I've had several people email me and ask me how long the UAW-GM strike will last. I'm guessing it'll last a week. Here's what the Detroit Free Press says about how long it could last.

Analysts and labor experts said the automaker and the UAW could manage a short
labor stoppage without much trouble. GM has enough cash and inventory to manage
a strike of a few weeks to a couple of months. The UAW had more than $800
million in its strike fund as of November -- enough, in theory, to strike GM for
a year.
Here's what the same article has to say about the costs of a longer term strike:

Although both parties said they desire a prompt resolution of the issues,
analysts said they have a little time before the matter becomes truly
GM has 111 days of inventory to sustain dealers, according to
estimates by Lehman Brothers analyst Brian Johnson.
A short strike might cost
GM less than $1 billion, but a two-month strike easily could cost $15 billion,
he said.
"GM was facing the need, we believe, to cut production by about 15
days of production closure -- making a two-week strike actually, ironically, a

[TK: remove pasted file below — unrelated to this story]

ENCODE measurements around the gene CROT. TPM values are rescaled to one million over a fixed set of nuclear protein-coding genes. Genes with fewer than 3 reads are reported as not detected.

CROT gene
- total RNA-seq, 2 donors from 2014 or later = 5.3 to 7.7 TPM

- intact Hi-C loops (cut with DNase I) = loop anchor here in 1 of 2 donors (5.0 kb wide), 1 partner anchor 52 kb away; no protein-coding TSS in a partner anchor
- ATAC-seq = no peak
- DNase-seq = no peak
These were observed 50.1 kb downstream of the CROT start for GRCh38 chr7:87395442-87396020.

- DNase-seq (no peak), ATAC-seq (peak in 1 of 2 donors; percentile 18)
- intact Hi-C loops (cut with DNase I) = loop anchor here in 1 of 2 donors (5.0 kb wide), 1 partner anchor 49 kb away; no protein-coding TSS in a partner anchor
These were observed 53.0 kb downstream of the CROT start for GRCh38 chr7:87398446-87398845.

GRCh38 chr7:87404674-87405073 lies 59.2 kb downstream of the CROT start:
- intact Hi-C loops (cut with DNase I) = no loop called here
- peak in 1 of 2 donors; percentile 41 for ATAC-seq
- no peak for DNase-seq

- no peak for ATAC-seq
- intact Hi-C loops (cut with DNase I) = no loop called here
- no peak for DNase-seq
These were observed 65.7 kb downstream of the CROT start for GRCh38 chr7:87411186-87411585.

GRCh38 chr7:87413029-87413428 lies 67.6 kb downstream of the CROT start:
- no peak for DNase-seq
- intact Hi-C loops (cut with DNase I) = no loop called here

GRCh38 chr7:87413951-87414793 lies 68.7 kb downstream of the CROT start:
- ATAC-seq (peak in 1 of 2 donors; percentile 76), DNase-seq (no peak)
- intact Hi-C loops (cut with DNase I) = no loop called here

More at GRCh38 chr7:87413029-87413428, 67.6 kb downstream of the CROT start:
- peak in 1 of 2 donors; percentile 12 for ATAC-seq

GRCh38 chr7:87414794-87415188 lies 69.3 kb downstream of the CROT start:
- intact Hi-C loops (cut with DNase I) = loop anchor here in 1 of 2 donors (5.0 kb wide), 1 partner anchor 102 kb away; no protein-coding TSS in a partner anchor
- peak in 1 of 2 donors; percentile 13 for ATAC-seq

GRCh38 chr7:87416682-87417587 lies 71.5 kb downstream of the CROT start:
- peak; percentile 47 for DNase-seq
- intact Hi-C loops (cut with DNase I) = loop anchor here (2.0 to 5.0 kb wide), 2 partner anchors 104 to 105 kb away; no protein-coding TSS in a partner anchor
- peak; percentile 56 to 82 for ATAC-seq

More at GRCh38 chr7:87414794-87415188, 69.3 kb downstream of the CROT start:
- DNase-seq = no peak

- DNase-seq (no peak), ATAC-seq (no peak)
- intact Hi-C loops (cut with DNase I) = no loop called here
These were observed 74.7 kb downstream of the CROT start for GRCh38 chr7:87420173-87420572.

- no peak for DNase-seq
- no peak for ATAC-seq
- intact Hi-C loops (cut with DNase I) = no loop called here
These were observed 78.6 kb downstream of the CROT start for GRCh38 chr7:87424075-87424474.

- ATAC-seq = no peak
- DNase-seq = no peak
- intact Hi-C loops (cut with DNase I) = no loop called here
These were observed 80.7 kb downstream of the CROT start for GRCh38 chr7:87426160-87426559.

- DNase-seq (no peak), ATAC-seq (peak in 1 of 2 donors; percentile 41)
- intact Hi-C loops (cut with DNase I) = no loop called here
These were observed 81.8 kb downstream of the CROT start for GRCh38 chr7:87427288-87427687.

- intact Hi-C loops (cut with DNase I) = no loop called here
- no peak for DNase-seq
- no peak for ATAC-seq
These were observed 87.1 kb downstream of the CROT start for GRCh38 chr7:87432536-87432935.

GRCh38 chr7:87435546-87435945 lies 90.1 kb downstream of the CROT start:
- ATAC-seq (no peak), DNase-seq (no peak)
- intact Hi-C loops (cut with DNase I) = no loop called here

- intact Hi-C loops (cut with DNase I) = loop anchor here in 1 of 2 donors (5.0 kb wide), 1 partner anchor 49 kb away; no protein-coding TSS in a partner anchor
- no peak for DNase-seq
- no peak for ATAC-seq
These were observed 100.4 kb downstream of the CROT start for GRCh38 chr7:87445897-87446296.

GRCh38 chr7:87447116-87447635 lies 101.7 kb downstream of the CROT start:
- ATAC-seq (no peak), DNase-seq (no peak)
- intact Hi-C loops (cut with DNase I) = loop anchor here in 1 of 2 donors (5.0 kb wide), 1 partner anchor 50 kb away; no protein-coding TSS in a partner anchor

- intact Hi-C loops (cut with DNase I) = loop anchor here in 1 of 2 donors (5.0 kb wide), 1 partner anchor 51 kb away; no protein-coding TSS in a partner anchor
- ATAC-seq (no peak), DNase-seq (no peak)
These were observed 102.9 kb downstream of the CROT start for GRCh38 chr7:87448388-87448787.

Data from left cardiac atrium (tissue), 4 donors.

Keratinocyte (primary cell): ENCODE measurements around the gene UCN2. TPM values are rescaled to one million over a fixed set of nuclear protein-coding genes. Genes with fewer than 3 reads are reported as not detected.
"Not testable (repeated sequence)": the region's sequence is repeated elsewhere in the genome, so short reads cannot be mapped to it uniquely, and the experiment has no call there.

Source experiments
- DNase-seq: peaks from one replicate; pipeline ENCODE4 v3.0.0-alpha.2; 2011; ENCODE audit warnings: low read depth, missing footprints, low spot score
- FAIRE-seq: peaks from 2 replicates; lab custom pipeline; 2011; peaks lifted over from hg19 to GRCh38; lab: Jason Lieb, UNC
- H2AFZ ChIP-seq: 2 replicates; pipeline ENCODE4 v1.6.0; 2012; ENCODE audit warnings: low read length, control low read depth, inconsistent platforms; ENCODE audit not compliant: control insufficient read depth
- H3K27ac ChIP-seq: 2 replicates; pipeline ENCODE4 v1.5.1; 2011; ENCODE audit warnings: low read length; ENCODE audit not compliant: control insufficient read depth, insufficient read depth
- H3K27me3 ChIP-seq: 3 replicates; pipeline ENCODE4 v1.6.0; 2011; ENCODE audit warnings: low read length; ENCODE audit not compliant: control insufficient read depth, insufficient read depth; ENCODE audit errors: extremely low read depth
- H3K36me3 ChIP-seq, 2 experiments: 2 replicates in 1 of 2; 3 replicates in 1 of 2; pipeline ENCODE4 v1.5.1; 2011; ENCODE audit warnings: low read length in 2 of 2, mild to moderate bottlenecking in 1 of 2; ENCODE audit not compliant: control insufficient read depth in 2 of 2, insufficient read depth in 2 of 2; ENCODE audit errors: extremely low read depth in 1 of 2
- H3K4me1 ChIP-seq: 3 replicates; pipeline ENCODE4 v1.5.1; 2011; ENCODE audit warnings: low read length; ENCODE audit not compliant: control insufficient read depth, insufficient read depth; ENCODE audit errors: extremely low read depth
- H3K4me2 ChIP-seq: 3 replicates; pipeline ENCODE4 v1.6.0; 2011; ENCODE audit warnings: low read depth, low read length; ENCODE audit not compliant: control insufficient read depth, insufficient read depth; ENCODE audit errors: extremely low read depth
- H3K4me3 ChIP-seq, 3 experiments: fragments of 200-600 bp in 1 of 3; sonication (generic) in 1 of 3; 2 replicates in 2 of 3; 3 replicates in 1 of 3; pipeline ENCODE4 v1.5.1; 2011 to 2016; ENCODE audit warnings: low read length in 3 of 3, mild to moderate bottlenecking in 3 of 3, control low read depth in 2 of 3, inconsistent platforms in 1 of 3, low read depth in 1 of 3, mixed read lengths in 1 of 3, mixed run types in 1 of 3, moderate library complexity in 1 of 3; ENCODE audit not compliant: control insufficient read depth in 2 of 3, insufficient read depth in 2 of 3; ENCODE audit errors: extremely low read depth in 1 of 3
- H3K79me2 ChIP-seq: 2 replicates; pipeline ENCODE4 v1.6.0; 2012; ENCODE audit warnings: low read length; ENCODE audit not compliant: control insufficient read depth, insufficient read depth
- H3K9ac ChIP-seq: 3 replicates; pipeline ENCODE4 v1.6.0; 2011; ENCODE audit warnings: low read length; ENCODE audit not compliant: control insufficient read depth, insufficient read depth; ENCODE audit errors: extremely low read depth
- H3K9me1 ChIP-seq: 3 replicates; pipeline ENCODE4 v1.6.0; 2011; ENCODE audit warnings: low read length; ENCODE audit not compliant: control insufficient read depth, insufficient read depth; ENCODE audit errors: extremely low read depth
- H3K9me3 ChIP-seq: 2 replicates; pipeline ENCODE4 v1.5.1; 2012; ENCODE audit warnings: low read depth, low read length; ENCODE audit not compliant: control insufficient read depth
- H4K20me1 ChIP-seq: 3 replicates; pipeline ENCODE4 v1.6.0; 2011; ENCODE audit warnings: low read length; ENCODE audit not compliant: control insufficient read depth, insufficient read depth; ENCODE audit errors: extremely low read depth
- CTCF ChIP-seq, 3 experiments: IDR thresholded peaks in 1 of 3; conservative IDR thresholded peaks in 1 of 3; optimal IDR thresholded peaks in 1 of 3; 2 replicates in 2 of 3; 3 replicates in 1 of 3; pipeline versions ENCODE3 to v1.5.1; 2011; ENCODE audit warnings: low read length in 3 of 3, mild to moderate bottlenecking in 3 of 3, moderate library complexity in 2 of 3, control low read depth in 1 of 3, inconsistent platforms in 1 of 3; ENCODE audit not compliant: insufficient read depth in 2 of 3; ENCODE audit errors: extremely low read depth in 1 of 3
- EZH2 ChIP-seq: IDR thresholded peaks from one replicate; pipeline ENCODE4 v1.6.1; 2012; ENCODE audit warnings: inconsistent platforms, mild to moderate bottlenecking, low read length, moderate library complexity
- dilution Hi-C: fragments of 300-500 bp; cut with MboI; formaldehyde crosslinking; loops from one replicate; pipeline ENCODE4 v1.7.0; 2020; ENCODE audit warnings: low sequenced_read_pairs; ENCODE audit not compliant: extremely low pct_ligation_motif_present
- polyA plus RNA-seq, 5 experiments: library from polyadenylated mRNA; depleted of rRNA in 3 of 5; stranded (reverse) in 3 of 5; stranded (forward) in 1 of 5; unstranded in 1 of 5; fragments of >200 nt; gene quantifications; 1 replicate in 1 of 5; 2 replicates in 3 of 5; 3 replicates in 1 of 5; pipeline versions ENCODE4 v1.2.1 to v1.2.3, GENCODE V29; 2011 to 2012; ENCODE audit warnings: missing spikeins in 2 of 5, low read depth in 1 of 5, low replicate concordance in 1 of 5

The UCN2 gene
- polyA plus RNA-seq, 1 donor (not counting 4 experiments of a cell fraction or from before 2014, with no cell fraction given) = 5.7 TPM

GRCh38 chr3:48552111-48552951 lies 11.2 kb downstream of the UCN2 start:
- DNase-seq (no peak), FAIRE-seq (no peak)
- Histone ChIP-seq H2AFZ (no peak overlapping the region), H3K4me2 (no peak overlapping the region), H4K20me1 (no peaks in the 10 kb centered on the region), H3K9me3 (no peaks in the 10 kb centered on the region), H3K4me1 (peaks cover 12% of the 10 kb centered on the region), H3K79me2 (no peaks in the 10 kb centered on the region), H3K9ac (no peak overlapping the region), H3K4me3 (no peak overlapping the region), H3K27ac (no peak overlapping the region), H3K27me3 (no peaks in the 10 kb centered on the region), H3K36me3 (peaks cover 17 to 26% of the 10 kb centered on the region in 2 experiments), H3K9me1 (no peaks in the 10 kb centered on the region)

lower-cost way to adjust inventory," he said.

The union members will receive $200 per week in strike pay after 8 days. I haven't heard anything about whether there as even been any discussion on whether to continue legal services coverage in the new contract. It would be ironic if they had a long strike, ended up with lower pay and no UAW-LSP coverage to fight bill collectors for them and file their bankruptcies.

Monday, September 24, 2007


By 11:27 AM today, the news had broken that GM plants were going on strike across the country. Surprisingly, shortly thereafter, word came to me from two un-named sources that there was a tentative deal, and that there will be an announcement within an hour. That's not a strike, that's a long lunch. Minutes later, word came down that there will be a 12:15 news conference going over the REASONS for the strike and not to announce the strike's settlement.
2009 Ford Flex
Build Your Own